This is a high-pressure die casting process that involves pouring the melted material into a cold chamber and then injecting it into the die. The hydraulic system used in a cold chamber process is similar to that used in a hot chamber process. However, a higher pressure of between 2000 and 20000 psi could be necessary.

Different Variations of Die Casting

The following variations were suitable to tackle defects, mishaps, distortions, and other problems that might arise during the casting process.

Semisolid Die Casting(SSDC)

This process, also known as thixoforming, involves heating the shot, which consists of small pieces, to the liquid-solid phase transition temperature (the thixotropic state). This allows the pressure to feed the material into the cavity. Since most of the melt expansion occurs at or shortly after phase change, this process minimizes shrinkage, shortens processing times, and increases precision due to the lower operating temperature.

Vacuum Die Casting

It is a special way to make high-quality metal parts with better precision. The charge is sucked up by a tool placed above the molten reservoir, using a vacuum delivered to the cavity. They remove the air and gases from the mold before pouring in the hot metal. This makes the parts better and more precise.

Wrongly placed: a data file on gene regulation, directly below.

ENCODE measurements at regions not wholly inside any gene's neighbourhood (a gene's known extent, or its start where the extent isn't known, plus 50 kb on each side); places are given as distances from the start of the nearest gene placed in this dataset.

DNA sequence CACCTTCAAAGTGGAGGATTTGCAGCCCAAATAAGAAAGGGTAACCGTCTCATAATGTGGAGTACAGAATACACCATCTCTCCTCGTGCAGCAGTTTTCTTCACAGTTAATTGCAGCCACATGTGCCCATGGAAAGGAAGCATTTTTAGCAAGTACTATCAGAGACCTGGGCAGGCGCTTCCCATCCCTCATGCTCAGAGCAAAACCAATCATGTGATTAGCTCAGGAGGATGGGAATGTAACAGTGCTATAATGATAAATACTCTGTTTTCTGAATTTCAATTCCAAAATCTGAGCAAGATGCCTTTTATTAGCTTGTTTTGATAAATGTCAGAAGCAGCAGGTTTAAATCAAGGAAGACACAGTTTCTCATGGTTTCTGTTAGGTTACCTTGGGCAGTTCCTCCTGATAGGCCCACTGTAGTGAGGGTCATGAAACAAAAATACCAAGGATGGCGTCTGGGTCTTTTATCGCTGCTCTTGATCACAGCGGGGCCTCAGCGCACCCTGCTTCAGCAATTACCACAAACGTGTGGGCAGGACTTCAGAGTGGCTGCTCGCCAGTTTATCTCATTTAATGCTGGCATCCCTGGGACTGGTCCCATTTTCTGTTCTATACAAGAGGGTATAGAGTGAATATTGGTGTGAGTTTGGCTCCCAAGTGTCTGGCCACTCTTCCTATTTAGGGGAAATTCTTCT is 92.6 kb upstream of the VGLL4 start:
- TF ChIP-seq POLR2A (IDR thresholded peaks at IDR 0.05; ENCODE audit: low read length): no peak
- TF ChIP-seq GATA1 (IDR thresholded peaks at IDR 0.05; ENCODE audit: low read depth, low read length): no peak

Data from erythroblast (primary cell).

Vacuum die casting is commonly done with aluminum and magnesium. It helps create strong and detailed parts that are used in cars, airplanes, and electronics.

Squeeze Die Casting

In this process, the tool is filled and then squeezed shut, forcing the fill into small cavity sections that wouldn’t typically fill easily. This casting is ideal for use with metals with a high level of viscosity like zinc, nickel, and copper.

Gravity or Low-pressure Die Casting

This less intricate method reduces tooling costs and equipment complexity by allowing parts with thicker portions to be low-pressure cast using gravity-fed (or even hand-ladled) fill. Ideally, this method should be used with symmetrical, round aluminum die casting components.

Benefits and Limitations of Die Casting Process

Die casting is one of the fastest and least expensive production methods. A single mold can produce hundreds of thousands of pieces that are both precise and dimensionally perfect. Below are some benefits and limitations of die casting.

precision die casting

Benefits of Die Casting Process

Good Mechanical Properties: Die casting produces items with good mechanical strength, although not as strong as forged parts. It can also yield parts with improved conductivity, hardness, and durability.